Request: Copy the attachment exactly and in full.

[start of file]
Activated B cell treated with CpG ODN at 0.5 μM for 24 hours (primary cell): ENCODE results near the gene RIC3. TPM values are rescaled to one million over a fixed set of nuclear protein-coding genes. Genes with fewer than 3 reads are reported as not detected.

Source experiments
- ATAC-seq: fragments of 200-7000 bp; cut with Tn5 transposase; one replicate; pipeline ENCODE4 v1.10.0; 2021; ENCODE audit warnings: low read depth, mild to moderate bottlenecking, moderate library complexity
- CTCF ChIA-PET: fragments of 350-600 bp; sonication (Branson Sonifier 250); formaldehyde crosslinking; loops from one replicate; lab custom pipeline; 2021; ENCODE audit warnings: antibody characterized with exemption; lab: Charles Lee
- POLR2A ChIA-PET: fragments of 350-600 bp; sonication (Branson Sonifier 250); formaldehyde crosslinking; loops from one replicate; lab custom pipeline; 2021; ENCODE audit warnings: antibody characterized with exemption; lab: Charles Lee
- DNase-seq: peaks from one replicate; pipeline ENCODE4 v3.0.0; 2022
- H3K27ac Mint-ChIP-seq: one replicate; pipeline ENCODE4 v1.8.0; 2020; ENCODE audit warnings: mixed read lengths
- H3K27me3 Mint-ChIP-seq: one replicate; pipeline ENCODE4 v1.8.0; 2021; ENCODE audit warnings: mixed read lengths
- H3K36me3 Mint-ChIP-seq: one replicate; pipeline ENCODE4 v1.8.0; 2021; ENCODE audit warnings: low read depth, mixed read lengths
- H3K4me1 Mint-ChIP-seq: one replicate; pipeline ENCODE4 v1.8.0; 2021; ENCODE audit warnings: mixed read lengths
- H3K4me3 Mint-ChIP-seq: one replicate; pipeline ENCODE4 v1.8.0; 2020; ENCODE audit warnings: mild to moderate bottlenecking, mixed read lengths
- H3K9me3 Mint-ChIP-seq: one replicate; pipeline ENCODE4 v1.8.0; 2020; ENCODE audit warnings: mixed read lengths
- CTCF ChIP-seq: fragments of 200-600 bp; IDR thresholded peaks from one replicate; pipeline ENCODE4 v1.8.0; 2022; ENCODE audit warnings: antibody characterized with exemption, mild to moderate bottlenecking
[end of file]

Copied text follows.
Activated B cell treated with CpG ODN at 0.5 μM for 24 hours (primary cell): ENCODE results near the gene RIC3. TPM values are rescaled to one million over a fixed set of nuclear protein-coding genes. Genes with fewer than 3 reads are reported as not detected.

Source experiments
- ATAC-seq: fragments of 200-7000 bp; cut with Tn5 transposase; one replicate; pipeline ENCODE4 v1.10.0; 2021; ENCODE audit warnings: low read depth, mild to moderate bottlenecking, moderate library complexity
- CTCF ChIA-PET: fragments of 350-600 bp; sonication (Branson Sonifier 250); formaldehyde crosslinking; loops from one replicate; lab custom pipeline; 2021; ENCODE audit warnings: antibody characterized with exemption; lab: Charles Lee
- POLR2A ChIA-PET: fragments of 350-600 bp; sonication (Branson Sonifier 250); formaldehyde crosslinking; loops from one replicate; lab custom pipeline; 2021; ENCODE audit warnings: antibody characterized with exemption; lab: Charles Lee
- DNase-seq: peaks from one replicate; pipeline ENCODE4 v3.0.0; 2022
- H3K27ac Mint-ChIP-seq: one replicate; pipeline ENCODE4 v1.8.0; 2020; ENCODE audit warnings: mixed read lengths
- H3K27me3 Mint-ChIP-seq: one replicate; pipeline ENCODE4 v1.8.0; 2021; ENCODE audit warnings: mixed read lengths
- H3K36me3 Mint-ChIP-seq: one replicate; pipeline ENCODE4 v1.8.0; 2021; ENCODE audit warnings: low read depth, mixed read lengths
- H3K4me1 Mint-ChIP-seq: one replicate; pipeline ENCODE4 v1.8.0; 2021; ENCODE audit warnings: mixed read lengths
- H3K4me3 Mint-ChIP-seq: one replicate; pipeline ENCODE4 v1.8.0; 2020; ENCODE audit warnings: mild to moderate bottlenecking, mixed read lengths
- H3K9me3 Mint-ChIP-seq: one replicate; pipeline ENCODE4 v1.8.0; 2020; ENCODE audit warnings: mixed read lengths
- CTCF ChIP-seq: fragments of 200-600 bp; IDR thresholded peaks from one replicate; pipeline ENCODE4 v1.8.0; 2022; ENCODE audit warnings: antibody characterized with exemption, mild to moderate bottlenecking